Re not requiring an elevation prompt for updates, you might be able to do it with this: http://msdn2.microsoft.com/en-us/library/aa372388.aspx
That page is rather confusing, but I do remember seeing something about administrators being able to specify applications that are allowed to be patched by non-administrators using digital certificates and so on...
Is there a reason Windows Update doesn't use the suggestion you make here? It runs as a service, instead of using the task scheduler. I assume there is a good reason for that, and knowing that reason might be a good indicator why third party ISVs also do it that way.
"...BITS, but I'm not aware of any 3rd party apps that use it."
The launchpad application of the StarWars Galaxies MMO uses BITS to start downloading the files for the next update a few days before it officially goes live.
'Uh, this one lost me. I write my installer to install in Program Files. Surely that means my updater must update files (DLLs, Exes, say) in Program Files? Ergo, elevation, no?'
Julian, but why would you restrict your user to install only to Program Files?
If a non-admin user installs to some other location, he/she will have write permissions for that directory for future updates too.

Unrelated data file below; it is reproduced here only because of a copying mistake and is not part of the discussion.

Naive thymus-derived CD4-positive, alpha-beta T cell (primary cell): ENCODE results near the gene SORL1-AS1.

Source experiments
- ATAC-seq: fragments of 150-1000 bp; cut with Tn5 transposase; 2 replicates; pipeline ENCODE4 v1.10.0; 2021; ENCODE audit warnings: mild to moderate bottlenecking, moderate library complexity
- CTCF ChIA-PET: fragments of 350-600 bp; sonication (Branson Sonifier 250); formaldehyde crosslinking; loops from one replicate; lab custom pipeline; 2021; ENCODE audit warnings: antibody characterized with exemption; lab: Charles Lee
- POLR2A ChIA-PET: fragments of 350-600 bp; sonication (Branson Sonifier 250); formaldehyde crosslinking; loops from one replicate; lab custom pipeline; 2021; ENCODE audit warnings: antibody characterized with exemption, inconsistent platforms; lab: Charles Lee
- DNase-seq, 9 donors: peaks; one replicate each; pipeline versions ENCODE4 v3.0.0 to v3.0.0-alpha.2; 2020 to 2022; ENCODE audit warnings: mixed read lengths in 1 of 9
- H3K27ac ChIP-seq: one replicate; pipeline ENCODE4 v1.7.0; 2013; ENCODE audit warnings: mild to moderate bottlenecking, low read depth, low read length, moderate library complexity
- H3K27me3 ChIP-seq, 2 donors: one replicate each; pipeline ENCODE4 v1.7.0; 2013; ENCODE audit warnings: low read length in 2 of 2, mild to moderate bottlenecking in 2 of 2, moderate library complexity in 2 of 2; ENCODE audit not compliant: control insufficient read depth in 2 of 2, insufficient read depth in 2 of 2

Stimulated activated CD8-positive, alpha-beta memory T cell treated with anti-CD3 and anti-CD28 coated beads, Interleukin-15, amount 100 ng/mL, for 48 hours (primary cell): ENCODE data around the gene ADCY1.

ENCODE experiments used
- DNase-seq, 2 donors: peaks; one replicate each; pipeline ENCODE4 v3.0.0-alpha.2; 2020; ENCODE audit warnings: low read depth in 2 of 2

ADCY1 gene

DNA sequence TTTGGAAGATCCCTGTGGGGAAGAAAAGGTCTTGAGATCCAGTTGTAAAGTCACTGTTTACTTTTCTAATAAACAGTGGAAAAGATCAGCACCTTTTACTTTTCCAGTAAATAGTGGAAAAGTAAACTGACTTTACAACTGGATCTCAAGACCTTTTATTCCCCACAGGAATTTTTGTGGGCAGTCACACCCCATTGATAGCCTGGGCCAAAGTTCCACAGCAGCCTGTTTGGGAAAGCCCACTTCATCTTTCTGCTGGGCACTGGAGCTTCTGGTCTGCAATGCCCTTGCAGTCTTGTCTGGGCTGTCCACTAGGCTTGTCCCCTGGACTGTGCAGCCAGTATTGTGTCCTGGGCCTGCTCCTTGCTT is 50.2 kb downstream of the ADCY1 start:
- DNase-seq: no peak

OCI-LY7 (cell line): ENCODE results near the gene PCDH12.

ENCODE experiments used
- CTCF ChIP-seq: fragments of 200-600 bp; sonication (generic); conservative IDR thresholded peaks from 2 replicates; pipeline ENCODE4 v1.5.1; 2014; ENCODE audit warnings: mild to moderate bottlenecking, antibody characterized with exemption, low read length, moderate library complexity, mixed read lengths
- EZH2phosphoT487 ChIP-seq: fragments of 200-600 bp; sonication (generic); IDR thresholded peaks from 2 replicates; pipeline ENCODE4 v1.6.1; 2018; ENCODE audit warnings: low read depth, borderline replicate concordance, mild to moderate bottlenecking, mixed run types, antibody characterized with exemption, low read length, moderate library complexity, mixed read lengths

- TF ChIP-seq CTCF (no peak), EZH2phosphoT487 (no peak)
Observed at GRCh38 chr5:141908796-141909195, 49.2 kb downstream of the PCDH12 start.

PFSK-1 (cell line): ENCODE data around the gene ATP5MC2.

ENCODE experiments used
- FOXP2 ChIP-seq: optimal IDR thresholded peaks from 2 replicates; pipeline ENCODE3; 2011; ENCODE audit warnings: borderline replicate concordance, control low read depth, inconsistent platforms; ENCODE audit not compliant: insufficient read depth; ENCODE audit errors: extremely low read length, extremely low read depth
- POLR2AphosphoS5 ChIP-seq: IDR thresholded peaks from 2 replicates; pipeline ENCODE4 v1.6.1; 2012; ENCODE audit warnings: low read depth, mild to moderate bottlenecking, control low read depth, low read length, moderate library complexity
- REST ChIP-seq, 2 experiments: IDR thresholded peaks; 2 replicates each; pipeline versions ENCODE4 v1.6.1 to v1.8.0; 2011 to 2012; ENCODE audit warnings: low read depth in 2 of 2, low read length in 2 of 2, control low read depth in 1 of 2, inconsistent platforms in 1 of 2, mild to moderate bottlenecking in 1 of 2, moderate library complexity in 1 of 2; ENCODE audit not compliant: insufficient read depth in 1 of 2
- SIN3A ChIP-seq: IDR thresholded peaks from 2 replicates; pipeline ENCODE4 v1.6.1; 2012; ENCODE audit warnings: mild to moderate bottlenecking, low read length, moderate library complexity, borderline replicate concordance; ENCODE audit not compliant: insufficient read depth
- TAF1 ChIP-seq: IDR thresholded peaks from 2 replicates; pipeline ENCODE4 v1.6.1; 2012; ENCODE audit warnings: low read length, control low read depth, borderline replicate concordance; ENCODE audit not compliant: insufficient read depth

If an admin install to Program Files, he/she already has the necessary permissions for future updates and the updater may only run in the elevated context.
I am down with all programs which require admin users for installation, only because their setup has %programfiles% hard-coded as the base directory. Half of my line of business programs don't run under user accounts because they constantly write to the installation directories which unfortunately lie at %programfiles%.
As some examples: Flashget won't save download information for files because it writes to [installationdirectory]\default.jcd which is usually in %programfiles%. Firefox fails to update by non-admin users because it too goes to %programfiles%. My bug tracking software fails to connect to server because it writes credentials to a file in installation directory, which again is in %programfiles%.